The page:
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Why a Fearful America Worries Minorities

Tea Party members at Tax Day protest in April 2010 inWashington, D.C. (Win McNamee/Getty Images)
Tea Party members at Tax Day protest in April 2010 inWashington, D.C. (Win McNamee/Getty Images)

At President Obama's news conference Friday, a reporter demanded to know why the Obama administration had not yet caught Osama bin Laden and his lieutenant, Ayman al-Zawahiri. "Do you think Americans are going to face another nine years of this terror threat, another generation?" asked CNN's Ed Henry.


The question reinforced what has been oozing through the mad headlines and crazed commentary on the all-talk networks in recent weeks. Nine years after the terror attack in lower Manhattan that took close to 3,000 lives, fear is still the primary emotion that drives the American response to the world around us. The vituperation over the building of the "Ground Zero mosque"; the attacks on Muslims or people who might be Muslims; the pyromaniac Florida pastor; even the persistent belief among some Americans that the president of the United States is a foreigner or, worse, a secret Muslim agent are all manifestations of the fear that has held much of America in its grip in the past nine years.

This fear is not just about terror. It is about the uncertain economic situation. The recession and the housing collapse have highlighted the flight of "good" jobs to China and India without the reassurance from our leaders that our idealized middle-class lifestyle can still be salvaged. It is about changing demographics as seen mostly in the vast influx of Hispanics, but also in the rise of African Americans — epitomized by Barack Obama — to positions of real power, even as black quarterbacks and beauty queens challenge the meaning of the "all-American" American. It is that fear of change that also drives the Tea Party effort to "take back America," and the GOP's regression to sending coded messages to its core white constituency.


Franklin D. Roosevelt's famed declaration that "the only thing we have to fear is fear itself" is well enshrined in our collective memories. The rest of the quote, often elided, also offers an important lesson for us today: " … nameless, unreasoning, unjustified terror which paralyzes needed efforts to convert retreat into advance." Roosevelt made this exhortation against panic at his first inaugural speech in the depths of the Great Depression. But its call to courage should resonate with us today.

There was no equivalent poetic call to courage in the aftermath of the Sept. 11 attack on the World Trade Center in New York. But there is no doubt that al-Qaida forever altered our sense of security and froze our progressive sense of what we represent as Americans.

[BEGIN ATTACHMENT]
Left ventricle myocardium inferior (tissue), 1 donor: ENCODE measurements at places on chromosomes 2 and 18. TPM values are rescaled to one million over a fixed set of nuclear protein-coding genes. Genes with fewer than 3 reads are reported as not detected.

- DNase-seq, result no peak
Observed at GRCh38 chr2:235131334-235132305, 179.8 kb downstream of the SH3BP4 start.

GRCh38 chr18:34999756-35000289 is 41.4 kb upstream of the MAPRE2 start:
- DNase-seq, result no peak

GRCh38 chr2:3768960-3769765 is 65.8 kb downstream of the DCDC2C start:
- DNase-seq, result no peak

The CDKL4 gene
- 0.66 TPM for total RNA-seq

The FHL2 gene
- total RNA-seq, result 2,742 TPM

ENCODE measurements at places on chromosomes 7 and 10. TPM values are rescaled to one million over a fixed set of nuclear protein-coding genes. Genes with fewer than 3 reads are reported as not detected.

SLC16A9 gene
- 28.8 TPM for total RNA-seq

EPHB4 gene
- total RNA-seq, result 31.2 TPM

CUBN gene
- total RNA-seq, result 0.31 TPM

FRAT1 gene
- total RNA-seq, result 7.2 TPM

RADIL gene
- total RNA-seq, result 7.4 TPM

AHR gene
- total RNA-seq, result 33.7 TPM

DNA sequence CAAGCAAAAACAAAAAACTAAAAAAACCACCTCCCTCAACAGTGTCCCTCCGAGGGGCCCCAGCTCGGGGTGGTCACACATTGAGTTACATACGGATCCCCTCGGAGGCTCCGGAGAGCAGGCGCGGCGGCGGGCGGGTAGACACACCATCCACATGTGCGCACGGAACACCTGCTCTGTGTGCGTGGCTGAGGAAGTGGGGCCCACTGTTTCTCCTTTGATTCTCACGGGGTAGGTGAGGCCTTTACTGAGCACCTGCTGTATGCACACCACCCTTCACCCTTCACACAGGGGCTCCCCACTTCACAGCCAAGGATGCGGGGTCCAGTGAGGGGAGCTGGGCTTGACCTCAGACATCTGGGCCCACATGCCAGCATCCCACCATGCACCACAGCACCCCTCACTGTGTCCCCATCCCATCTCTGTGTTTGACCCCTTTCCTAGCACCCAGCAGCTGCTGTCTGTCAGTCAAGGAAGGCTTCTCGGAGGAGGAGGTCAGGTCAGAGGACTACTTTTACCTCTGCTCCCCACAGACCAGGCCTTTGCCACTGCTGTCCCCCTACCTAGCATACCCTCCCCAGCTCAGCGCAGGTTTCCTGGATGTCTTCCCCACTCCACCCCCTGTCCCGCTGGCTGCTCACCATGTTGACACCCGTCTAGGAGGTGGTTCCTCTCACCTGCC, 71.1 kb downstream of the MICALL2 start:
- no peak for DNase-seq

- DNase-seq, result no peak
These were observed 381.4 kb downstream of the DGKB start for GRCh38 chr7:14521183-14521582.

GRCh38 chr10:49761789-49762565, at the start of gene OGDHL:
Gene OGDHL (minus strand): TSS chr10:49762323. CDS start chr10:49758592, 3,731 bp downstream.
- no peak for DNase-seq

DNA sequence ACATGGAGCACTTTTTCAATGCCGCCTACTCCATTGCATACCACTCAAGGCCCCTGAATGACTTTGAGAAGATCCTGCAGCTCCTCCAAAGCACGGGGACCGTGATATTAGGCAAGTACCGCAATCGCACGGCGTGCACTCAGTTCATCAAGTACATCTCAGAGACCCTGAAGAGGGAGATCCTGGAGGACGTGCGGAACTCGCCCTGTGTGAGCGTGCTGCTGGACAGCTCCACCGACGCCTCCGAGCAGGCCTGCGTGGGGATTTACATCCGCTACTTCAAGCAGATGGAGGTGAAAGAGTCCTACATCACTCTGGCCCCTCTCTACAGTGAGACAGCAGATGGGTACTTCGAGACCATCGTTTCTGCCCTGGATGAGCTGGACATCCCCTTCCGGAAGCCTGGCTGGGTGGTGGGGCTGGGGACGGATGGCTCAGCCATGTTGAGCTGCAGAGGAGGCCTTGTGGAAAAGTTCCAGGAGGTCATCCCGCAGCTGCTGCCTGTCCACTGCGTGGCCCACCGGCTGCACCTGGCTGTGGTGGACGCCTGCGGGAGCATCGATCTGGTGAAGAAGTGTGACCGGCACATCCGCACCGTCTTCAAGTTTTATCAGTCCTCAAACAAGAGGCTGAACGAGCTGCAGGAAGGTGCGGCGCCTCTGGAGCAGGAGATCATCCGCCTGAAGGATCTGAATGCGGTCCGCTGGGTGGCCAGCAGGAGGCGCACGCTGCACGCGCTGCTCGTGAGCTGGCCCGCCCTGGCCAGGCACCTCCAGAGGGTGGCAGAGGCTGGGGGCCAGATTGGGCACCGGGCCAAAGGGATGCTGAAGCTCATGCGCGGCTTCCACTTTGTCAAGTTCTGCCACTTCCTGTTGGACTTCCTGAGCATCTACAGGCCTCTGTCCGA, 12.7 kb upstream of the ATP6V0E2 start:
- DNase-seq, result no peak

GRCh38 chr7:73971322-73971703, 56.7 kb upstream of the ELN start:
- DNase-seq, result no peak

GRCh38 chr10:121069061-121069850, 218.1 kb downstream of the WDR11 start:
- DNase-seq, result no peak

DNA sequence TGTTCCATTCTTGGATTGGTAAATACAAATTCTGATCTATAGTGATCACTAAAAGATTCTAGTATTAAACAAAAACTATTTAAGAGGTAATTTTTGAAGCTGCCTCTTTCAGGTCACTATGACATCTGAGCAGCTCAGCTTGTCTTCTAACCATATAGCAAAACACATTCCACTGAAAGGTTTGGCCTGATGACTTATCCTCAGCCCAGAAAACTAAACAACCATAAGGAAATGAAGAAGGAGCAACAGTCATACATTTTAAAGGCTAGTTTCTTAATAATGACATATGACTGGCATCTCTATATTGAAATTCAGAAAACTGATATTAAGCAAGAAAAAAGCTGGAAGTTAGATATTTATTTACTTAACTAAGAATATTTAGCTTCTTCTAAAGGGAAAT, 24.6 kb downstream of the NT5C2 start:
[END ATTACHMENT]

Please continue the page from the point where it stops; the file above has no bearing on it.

"It doesn't have to completely distort us or dominate our foreign policy," President Obama pleaded at Friday's press conference. But fear did just that in the aftermath of Sept. 11. Fear drove the Bush administration — with the full compliance of Democrats — into a morass of kidnappings, unlimited detentions, renditions, torture and targeted assassinations. Not to mention two wars in the Middle East and Central Asia — at least one unnecessarily — that have consumed the lives of more than 5,000 of our young people and that of at least 100,000 Iraqis. Yet nine years later we feel no safer, according to the polls. What's more, we have seriously undermined the principles and ideals that so many around the world have admired.

The Hays-Tilden Compromise of 1877 — signed on by Northerners, we must not forget — ended hopes of true democracy in America for another century. In our own era, fear of black crime has filled our prisons with black men sentenced with laws that are blatantly tilted by race. That fear has allowed cities like New York to resort to violations of constitutional rights on a grand scale through stop-and-frisk laws.


We know that advancement is not inevitable and that the arc of the moral universe that Barack Obama so lovingly evokes is not linear. There have been frequent setbacks and side trips and retreats in our history. The Dec. 6, 1941, attack on Pearl Harbor triggered the greatest act of ethnic cleansing in America since the expulsion of the Native Americans from the Eastern half of the United States a century earlier. Japanese Americans — successful, entrepreneurial, committed citizens — were rounded up into concentration camps on suspicion of disloyalty, an act of irrationality that received the imprimatur of the U.S. Supreme Court and an apology a half-century later.

In the aftermath of 9/11, thousands of Arab Americans and Muslim Americans found themselves under suspicion for little more than their ethnicity or religion. Some Americans argued loudly that profiling Arabs made sense because the World Trade Center bombers were from Saudi Arabia. Holding suspects outside the reach of the U.S. Constitution in Guantánamo or Abu Ghraib, they argued, was sound strategy. Fortunately, as the panic subsided, our legal system began to reassert itself and pushed back against the draconian behavior of the administration.


But as we pull back from Iraq and, soon enough, Afghanistan, most Americans sense that we have not won the war against terror. We are not necessarily safer now. We all have reason to worry about the consequences of the next terror attack or military setback. And those of us who are brown or hyphenated Americans do have reason to fear fear itself. After all, its consequences can, and will, affect our own status as Americans.

Joel Dreyfuss is managing editor of The Root.

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